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Beauty Salon by Mario Bellatin

Beauty Salon

by Mario Bellatin

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Showing 1-5 of 6 (next | show all)
This was a good read, a story (?) that's to the point. I've yet to figure out the true meaning of the aquariums though. Not a page goes by that it's not mentioned. ( )
  thursbest | Aug 9, 2017 |
Some kind of plague is running through an unnamed city. The transvestite owner of a beauty salon has transformed her business into The Terminal, where she takes in men (and only men) who are close to death (and only those; if you look like you have too much life in you yet, she sends you away until you're closer to the end). She used to have several tanks of brightly-colored, exotic fish as decor; she's down to a handful of hearty guppies in a cloudy tank.

There's no character arc here, no big moment of growth and understanding. This is a novella more concerned with getting an accurate snapshot of the setting and main character than with developing anything and making the reader comfortable. It's a quick read (at 63 pages) but a long digestion; it's one that will gnaw on the corner of your brain for a while after reading it. ( )
  librarybrandy | Mar 31, 2013 |
En esta novela corta el narrador de la misma cuenta como convirtio su salon de belleza (decorado con enormes peceras con peces exoticos) en un 'moridero', un lugar donde pueden ir a morir aquellos afectados por un extrana enfermedad debilitante que esta infectando a mucha gente. Solo hombres son aceptados en el salon de belleza y alli aprenden a pasar sus ultimos dias y a morir. Un relato duro en el que el narrador se mantiene emocionalmente distante y muy frio. Una historia interesante y bien escrita. ( )
  alalba | Nov 11, 2012 |
Beauty Salon is a 63-page novella by the Mexican experimental novelist Mario Bellatin, a deeply unsettling account of a man watching others die in the midst of a unknown illness affecting a city, vision clouded by the murky waters of aquariums and self-isolation.

Rather than have a plot or any story arc, the novella simply exists as a snapshot of an existence: the narrator vaguely recounts (for it feels like there's hardly ever any direct statements of action where one thing leads to another, only statements of what things become) how he turned his beauty salon into the Terminal, a place where men on the verge of death from this unknown illness come to die so that they do not meet their end in the street or under bridges. At the Terminal, these guests have a bed and a bowl of soup, along with the company of others close to death, though they cannot have outside visitors and they cannot speak of God. The narrator only accepts men (note that it is not just men who are affected by this illness, but the narrator always turns away women and children) and only accepts those whose death is imminent. In addition to these actions, we have a spotty account from the narrator of his own life as a homosexual man who occasionally wore women's clothing while out late looking for encounters or simply just in his beauty salon. (By the time the narrator is telling his story, though, he indicates that he has burned most of these clothes.) The seedy encounters between men, often at bathhouses or on streetcorners, and the very few flashes of real intimacy shared by the narrator with another only magnify the feeling that this is an isolated man, alone in the world by his own choice and yet he still reaches out to human kind as he takes in the ill and dying, even if he attempts to stay completely detached from individuals.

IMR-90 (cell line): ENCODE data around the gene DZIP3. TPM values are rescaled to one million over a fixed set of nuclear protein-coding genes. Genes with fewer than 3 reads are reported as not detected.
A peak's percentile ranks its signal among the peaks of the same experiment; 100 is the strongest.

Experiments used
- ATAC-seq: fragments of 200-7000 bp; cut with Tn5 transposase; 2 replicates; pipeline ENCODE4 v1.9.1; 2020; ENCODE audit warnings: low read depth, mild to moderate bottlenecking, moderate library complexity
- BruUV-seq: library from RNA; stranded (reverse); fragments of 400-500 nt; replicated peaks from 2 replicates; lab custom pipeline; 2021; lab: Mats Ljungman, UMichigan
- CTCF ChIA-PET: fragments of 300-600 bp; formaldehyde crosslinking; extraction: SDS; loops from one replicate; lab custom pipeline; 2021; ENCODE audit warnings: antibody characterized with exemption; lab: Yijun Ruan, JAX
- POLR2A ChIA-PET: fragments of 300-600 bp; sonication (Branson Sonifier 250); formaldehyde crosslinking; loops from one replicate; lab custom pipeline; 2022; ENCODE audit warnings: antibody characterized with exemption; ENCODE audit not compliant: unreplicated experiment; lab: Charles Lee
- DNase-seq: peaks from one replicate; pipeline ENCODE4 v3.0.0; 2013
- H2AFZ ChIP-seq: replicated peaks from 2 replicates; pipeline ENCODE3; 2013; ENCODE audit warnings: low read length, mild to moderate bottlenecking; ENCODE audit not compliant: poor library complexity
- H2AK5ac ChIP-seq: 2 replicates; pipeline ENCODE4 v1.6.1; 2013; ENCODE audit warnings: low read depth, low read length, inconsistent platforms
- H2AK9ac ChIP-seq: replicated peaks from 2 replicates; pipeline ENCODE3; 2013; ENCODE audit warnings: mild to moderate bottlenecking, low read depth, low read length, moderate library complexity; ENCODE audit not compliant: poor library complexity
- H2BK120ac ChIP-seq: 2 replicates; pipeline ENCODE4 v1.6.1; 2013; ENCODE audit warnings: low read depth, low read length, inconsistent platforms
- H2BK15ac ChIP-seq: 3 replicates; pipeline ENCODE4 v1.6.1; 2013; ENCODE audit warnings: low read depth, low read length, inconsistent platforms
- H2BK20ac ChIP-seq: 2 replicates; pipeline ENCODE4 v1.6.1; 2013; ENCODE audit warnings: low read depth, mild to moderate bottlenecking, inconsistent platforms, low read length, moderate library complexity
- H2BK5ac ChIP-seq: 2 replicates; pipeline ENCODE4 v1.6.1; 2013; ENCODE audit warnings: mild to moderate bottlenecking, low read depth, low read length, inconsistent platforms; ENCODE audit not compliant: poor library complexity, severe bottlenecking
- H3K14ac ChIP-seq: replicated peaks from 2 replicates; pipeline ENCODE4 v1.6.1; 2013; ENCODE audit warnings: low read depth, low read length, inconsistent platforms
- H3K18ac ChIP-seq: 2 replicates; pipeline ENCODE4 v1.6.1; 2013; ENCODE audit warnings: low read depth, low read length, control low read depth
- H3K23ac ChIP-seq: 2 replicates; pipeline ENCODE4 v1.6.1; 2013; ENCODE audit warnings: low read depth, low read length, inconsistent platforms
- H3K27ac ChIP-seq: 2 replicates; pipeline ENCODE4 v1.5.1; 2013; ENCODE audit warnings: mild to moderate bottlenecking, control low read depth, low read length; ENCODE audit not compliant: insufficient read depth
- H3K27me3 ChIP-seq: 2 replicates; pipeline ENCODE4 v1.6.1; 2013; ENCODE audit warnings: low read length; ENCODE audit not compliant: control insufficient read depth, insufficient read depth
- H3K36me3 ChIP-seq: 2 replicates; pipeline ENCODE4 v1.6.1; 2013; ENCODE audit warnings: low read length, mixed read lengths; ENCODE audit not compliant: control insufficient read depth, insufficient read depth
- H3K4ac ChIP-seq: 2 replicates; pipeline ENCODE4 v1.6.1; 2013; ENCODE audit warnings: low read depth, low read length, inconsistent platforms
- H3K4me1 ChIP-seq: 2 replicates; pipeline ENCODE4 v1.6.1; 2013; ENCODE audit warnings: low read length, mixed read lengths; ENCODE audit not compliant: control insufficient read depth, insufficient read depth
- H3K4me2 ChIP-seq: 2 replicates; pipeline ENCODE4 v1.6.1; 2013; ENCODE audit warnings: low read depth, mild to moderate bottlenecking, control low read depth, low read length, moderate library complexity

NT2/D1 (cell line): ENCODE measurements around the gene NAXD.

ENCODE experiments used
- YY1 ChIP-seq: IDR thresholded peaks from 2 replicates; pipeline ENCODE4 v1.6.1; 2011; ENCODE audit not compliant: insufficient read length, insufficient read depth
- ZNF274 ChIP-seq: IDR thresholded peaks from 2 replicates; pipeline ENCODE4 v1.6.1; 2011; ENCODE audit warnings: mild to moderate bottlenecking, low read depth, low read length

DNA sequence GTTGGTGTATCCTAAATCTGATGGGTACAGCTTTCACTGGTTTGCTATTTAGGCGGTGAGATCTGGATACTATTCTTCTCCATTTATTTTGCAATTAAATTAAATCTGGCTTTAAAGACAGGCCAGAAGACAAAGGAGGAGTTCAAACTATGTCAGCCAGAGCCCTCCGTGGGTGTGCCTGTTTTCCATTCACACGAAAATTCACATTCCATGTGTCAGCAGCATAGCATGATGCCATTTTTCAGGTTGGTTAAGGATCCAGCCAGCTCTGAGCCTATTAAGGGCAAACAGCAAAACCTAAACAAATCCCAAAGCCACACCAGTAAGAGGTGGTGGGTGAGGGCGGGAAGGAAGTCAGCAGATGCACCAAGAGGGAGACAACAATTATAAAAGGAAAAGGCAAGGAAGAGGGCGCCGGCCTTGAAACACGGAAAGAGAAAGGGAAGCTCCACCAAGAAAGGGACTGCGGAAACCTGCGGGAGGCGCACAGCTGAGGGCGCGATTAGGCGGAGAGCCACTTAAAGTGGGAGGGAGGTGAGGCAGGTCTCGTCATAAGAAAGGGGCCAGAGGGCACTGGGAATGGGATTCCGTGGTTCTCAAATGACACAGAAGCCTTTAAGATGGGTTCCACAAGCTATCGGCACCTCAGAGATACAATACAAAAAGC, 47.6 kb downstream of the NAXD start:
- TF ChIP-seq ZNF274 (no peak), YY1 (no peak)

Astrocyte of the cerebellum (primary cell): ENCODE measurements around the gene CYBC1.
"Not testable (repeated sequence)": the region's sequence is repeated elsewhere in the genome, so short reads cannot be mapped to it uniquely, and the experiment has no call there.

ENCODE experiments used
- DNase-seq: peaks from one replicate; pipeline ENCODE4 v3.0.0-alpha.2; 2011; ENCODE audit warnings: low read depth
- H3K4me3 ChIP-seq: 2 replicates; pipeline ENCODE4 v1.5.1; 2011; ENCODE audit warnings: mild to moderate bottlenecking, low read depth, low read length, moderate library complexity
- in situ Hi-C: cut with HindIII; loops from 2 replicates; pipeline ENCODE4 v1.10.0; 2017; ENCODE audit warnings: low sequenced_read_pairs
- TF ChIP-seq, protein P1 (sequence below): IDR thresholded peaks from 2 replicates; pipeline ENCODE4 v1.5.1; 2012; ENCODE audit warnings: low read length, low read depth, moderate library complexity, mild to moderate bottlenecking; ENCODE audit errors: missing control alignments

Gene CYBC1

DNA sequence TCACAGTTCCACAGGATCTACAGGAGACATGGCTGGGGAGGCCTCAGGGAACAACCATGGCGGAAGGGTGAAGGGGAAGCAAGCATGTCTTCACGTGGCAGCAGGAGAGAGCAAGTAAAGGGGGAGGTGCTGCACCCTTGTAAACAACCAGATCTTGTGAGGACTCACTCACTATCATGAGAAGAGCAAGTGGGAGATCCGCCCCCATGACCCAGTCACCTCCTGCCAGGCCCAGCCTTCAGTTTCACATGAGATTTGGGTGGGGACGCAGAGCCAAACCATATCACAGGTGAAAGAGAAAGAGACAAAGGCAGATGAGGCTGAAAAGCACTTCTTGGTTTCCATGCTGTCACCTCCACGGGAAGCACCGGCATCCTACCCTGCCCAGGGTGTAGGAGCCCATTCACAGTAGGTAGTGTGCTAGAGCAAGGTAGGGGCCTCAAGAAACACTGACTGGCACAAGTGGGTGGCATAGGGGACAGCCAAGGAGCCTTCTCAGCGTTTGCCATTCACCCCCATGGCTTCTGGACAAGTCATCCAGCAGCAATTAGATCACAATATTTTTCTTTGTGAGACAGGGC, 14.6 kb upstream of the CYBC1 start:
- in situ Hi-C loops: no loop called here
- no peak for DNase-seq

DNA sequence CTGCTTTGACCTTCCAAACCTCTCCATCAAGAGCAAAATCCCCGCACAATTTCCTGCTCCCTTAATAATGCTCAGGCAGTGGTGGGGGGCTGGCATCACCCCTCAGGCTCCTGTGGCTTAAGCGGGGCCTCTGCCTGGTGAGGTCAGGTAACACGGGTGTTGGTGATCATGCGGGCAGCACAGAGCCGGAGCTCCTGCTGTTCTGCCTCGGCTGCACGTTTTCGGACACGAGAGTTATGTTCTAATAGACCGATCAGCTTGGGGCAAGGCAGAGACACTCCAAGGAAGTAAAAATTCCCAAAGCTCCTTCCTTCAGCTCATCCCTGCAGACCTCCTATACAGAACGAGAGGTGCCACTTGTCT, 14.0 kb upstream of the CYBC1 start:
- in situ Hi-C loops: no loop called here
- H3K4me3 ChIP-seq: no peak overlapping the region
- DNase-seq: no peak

Weaved throughout the story is a near-constant attention to the fish and aquariums that once provided the beauty salon with its unique and elegant air. Careful attention was once lavished on these creatures, though now few have survived time and neglect; still, the narrator remembers the breeds of fish and particular details about their interactions with amazing clarity. He recites individuals types and recollects their behavior, with particular attention to violent encounters or mysterious deaths, starting with the first three fish he ever purchased. If one ever looked at a novel in terms of a fishbowl, then perhaps Beauty Salon is a strong argument that life is spent floating along, trapped in a set existence and waiting for the inevitable demise as others look on.